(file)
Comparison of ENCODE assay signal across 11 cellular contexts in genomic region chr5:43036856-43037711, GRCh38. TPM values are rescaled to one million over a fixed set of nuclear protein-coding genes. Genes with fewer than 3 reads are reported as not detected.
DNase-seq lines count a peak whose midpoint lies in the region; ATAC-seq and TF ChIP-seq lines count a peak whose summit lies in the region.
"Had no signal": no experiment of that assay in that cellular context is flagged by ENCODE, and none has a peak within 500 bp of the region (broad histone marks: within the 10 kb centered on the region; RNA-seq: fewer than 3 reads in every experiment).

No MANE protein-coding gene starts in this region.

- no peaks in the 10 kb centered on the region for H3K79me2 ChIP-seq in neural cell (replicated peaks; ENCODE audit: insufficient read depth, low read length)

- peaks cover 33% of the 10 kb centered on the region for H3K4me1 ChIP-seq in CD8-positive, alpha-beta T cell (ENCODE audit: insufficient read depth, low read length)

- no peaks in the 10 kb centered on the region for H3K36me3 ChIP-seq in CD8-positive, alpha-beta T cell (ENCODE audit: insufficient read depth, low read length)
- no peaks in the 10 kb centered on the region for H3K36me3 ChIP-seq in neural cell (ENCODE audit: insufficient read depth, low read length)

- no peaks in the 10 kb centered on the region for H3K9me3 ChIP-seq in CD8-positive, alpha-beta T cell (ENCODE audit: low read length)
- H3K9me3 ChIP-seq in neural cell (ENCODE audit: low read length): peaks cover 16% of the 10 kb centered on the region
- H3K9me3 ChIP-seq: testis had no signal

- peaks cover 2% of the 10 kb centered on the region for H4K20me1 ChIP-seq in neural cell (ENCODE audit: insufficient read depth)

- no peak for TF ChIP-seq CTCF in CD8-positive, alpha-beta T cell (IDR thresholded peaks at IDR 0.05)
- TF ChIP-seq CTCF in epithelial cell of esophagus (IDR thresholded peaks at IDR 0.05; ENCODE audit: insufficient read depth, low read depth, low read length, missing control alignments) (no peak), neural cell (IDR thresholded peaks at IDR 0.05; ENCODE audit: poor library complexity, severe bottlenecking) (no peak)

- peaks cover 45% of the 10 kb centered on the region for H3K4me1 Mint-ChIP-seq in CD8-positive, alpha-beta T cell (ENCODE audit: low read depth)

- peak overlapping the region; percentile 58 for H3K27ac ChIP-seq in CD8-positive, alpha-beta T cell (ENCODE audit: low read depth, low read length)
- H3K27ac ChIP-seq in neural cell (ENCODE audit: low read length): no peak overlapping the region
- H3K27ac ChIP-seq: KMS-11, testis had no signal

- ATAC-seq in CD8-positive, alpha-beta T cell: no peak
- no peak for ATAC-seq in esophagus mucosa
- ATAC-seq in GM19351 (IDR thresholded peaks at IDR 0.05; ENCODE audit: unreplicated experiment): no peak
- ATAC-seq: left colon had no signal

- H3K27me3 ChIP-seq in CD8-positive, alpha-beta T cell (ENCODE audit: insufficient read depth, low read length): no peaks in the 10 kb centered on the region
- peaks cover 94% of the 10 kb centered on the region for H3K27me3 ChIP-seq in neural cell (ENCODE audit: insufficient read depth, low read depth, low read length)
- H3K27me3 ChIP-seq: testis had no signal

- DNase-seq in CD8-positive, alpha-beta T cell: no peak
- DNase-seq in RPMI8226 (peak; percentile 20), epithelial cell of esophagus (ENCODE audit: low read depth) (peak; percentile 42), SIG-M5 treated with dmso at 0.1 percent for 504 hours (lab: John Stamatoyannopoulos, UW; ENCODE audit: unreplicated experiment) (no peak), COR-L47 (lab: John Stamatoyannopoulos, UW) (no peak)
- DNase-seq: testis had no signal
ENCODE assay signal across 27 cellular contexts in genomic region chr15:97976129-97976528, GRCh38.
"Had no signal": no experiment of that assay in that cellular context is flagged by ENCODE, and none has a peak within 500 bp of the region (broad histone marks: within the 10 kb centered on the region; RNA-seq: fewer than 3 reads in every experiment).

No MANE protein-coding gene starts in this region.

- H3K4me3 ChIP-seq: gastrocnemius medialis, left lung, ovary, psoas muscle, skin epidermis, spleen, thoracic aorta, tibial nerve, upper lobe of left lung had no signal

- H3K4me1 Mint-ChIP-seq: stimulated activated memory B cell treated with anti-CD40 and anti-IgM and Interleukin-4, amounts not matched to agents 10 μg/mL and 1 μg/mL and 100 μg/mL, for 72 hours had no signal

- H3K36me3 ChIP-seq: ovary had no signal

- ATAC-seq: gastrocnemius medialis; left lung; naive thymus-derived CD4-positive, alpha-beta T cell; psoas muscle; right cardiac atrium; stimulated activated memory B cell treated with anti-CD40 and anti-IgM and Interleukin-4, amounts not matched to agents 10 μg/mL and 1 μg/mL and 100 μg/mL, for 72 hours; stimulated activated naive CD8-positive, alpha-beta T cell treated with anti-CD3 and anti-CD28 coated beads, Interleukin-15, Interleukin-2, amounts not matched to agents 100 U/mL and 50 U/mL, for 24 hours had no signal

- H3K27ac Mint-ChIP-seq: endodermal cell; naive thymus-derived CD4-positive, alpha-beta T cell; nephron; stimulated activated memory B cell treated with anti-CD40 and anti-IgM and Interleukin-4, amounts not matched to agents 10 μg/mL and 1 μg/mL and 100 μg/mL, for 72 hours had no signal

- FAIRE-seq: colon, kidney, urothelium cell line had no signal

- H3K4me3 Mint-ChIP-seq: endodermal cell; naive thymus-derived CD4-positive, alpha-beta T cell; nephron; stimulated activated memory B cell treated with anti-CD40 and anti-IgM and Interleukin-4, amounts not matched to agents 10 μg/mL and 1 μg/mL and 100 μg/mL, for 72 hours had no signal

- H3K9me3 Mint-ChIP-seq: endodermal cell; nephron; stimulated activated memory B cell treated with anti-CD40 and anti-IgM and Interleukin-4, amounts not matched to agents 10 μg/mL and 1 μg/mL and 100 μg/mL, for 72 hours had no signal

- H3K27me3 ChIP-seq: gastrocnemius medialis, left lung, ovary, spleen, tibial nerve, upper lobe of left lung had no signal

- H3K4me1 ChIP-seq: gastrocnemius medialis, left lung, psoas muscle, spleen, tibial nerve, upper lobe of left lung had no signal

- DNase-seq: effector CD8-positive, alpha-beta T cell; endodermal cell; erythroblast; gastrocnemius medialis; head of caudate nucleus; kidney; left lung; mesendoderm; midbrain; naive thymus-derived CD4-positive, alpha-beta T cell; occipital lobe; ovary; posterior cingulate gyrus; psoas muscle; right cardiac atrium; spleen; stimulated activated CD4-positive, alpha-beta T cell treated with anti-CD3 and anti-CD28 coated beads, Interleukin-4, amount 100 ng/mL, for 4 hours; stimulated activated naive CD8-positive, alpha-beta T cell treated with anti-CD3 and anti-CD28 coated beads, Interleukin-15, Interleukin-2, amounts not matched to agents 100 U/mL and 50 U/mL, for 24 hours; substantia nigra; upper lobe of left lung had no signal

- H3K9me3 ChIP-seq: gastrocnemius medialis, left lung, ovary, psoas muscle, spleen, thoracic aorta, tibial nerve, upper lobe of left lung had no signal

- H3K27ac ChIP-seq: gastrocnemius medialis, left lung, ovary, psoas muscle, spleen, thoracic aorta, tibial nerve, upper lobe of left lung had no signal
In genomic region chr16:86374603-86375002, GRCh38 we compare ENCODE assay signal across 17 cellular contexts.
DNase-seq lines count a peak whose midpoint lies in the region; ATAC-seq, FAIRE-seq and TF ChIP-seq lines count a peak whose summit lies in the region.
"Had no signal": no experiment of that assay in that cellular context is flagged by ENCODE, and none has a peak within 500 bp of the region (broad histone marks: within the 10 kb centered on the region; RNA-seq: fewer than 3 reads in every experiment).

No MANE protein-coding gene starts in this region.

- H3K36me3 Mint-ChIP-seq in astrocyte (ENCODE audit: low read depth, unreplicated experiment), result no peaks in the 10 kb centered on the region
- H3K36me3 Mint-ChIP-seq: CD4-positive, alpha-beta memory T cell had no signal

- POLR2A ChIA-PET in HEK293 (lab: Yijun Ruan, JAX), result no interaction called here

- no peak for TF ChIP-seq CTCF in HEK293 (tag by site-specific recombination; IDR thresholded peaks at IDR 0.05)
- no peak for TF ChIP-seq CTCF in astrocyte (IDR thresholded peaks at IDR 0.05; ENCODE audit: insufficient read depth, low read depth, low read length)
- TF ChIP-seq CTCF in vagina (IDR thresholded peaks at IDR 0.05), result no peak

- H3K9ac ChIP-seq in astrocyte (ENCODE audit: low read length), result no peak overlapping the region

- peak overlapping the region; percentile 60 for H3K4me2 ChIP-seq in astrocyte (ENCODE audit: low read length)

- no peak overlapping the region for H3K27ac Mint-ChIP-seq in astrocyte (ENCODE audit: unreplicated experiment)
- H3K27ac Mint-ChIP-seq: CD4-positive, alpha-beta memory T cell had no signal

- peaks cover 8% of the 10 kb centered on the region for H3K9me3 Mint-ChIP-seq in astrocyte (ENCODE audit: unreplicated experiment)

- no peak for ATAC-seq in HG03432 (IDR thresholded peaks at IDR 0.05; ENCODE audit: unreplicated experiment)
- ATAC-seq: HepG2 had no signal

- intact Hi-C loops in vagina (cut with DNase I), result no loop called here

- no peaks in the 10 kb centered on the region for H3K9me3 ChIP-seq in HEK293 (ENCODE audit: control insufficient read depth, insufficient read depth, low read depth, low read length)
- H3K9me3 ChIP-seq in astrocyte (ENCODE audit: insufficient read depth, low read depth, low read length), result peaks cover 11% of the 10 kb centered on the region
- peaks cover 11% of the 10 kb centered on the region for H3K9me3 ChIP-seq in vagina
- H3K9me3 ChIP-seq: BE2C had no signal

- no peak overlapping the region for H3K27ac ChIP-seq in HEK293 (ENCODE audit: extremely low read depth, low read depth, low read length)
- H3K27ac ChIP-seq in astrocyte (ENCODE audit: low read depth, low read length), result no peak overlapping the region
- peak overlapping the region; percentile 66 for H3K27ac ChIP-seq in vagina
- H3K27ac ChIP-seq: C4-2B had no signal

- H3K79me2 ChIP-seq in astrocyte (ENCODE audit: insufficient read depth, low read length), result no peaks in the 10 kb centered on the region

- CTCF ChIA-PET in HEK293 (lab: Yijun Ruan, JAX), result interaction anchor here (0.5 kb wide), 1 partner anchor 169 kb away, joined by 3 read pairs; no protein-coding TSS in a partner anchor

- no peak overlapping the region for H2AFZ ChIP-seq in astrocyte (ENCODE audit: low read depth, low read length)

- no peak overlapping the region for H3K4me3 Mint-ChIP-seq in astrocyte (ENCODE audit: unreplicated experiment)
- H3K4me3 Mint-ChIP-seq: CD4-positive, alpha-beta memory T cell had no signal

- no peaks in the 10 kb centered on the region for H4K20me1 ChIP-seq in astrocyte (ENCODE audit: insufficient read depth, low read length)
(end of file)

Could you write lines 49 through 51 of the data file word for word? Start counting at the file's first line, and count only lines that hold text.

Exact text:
- H3K36me3 Mint-ChIP-seq in astrocyte (ENCODE audit: low read depth, unreplicated experiment), result no peaks in the 10 kb centered on the region
- H3K36me3 Mint-ChIP-seq: CD4-positive, alpha-beta memory T cell had no signal

- POLR2A ChIA-PET in HEK293 (lab: Yijun Ruan, JAX), result no interaction called here